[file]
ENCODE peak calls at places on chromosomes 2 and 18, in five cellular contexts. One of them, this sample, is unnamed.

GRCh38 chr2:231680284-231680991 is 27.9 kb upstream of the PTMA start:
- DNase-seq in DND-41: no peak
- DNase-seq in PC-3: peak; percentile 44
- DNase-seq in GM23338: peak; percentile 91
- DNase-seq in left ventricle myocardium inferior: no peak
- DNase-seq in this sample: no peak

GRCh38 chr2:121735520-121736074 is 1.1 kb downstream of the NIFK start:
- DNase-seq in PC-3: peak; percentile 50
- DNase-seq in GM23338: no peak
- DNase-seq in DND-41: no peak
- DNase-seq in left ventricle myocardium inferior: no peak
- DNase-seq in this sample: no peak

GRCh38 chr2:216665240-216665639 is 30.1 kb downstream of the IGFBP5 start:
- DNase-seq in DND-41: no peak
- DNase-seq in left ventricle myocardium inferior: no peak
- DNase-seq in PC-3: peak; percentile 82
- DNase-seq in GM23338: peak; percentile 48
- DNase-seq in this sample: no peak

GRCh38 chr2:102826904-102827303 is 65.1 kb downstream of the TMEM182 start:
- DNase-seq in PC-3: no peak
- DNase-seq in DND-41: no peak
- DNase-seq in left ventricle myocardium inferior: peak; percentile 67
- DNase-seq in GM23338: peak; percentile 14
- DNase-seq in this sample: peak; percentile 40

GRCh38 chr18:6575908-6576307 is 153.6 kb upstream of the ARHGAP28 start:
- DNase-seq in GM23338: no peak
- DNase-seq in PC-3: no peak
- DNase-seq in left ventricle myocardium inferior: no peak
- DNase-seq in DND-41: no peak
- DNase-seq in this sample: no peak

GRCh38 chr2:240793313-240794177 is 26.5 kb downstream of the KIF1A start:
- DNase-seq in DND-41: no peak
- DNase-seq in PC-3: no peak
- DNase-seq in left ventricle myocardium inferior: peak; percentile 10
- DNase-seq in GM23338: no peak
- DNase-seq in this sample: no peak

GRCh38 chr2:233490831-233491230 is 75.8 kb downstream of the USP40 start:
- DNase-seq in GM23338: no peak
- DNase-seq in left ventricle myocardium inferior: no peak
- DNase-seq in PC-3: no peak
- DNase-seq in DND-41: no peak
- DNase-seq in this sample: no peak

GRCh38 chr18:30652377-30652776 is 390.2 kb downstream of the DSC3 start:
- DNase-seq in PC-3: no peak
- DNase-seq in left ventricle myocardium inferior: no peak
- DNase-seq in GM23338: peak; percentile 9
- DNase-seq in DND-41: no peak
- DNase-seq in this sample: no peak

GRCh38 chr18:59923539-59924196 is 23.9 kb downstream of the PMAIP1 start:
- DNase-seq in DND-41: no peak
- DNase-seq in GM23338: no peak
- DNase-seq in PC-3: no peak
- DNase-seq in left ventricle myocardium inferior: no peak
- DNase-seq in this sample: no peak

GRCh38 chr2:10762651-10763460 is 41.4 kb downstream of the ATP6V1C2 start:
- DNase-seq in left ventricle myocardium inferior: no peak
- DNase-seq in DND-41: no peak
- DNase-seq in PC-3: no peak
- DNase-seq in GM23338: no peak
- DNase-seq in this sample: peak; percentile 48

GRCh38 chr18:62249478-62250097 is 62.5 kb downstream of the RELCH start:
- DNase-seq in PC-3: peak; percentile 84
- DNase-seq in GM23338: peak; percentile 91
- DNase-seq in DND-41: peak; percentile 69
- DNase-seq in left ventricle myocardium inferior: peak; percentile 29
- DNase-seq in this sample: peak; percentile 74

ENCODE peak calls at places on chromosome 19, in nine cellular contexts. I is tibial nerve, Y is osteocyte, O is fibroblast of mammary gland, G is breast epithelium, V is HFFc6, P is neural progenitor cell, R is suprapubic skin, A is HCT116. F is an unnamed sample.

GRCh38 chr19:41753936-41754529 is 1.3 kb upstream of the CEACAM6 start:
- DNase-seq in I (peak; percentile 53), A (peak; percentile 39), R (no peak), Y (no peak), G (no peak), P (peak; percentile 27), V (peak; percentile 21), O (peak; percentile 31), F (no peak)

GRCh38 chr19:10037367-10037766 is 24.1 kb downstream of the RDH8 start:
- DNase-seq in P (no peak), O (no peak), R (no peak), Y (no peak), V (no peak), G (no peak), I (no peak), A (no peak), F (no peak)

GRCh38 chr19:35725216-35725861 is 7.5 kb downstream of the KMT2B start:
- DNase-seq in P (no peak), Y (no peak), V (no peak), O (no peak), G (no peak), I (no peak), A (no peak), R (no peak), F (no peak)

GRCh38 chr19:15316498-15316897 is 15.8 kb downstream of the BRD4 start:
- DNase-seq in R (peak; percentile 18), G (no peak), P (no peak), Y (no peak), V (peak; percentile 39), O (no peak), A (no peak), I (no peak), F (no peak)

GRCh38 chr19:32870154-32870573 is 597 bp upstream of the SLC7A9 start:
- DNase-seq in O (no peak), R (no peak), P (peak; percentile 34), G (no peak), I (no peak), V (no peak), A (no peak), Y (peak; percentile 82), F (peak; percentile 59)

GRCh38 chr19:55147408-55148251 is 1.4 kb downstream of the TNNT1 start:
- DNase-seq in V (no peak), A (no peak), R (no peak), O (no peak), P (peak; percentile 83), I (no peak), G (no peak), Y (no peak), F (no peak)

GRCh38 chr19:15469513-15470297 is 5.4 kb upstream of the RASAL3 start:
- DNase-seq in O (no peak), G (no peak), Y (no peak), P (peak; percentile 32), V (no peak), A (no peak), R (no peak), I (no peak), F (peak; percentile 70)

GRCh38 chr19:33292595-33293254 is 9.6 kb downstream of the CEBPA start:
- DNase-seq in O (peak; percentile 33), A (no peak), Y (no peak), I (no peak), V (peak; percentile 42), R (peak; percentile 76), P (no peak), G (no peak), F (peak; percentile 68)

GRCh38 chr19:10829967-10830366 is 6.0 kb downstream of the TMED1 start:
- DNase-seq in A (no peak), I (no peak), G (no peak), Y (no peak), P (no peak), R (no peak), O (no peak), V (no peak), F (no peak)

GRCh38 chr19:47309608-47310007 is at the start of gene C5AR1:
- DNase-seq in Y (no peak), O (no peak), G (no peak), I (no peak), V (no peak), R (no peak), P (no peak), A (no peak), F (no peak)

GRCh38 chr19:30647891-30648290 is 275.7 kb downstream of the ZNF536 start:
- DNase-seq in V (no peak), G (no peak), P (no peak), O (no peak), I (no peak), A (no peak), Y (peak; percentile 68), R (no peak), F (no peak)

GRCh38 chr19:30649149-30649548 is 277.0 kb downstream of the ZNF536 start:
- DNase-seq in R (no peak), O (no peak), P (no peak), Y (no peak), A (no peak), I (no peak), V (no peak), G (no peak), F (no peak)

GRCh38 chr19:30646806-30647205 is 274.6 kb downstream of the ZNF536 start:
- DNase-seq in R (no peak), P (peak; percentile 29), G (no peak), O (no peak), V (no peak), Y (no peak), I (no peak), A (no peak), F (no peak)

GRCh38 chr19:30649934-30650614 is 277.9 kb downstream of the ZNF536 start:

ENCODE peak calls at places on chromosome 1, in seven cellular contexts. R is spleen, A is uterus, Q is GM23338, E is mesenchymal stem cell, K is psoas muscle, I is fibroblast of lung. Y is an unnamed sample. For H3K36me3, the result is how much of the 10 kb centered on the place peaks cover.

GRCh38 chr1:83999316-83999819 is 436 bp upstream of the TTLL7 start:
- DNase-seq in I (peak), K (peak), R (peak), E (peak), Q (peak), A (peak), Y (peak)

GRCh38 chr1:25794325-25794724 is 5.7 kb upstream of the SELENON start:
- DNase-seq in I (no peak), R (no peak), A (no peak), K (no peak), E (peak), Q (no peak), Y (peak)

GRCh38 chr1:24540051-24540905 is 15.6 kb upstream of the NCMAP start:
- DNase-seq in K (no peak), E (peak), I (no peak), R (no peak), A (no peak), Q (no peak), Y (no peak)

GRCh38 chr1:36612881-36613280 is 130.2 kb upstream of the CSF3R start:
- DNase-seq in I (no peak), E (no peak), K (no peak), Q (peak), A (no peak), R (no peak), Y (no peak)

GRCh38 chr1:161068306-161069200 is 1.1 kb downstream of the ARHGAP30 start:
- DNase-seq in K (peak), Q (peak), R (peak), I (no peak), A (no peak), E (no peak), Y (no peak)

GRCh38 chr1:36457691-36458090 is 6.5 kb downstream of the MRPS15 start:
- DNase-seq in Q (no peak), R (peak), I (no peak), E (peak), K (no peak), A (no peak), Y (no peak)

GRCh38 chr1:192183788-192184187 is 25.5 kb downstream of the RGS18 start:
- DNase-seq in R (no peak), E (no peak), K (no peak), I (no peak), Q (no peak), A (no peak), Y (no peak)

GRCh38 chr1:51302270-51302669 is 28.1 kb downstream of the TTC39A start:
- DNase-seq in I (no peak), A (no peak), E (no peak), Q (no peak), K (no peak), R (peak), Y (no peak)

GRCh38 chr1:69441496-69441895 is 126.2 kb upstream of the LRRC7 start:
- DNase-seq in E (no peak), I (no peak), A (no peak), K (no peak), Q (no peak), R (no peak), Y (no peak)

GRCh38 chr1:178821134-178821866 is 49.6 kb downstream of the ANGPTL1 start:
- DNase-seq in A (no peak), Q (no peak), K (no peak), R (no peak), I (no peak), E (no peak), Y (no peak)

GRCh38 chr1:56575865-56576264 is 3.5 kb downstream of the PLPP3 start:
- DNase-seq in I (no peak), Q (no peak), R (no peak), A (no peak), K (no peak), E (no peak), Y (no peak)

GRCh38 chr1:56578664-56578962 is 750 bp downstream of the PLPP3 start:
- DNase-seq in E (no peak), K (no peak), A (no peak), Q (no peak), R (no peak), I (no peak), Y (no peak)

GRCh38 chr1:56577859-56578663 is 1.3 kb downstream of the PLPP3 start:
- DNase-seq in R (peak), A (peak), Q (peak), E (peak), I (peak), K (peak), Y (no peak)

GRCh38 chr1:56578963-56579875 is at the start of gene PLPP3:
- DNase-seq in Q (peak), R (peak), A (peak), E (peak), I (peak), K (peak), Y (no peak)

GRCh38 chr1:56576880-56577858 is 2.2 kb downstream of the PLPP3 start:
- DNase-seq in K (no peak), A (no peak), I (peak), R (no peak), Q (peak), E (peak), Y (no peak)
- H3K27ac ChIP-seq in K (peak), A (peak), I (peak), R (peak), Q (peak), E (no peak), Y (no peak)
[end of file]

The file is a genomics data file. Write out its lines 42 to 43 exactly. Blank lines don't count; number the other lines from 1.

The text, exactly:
- DNase-seq in DND-41: no peak
- DNase-seq in this sample: no peak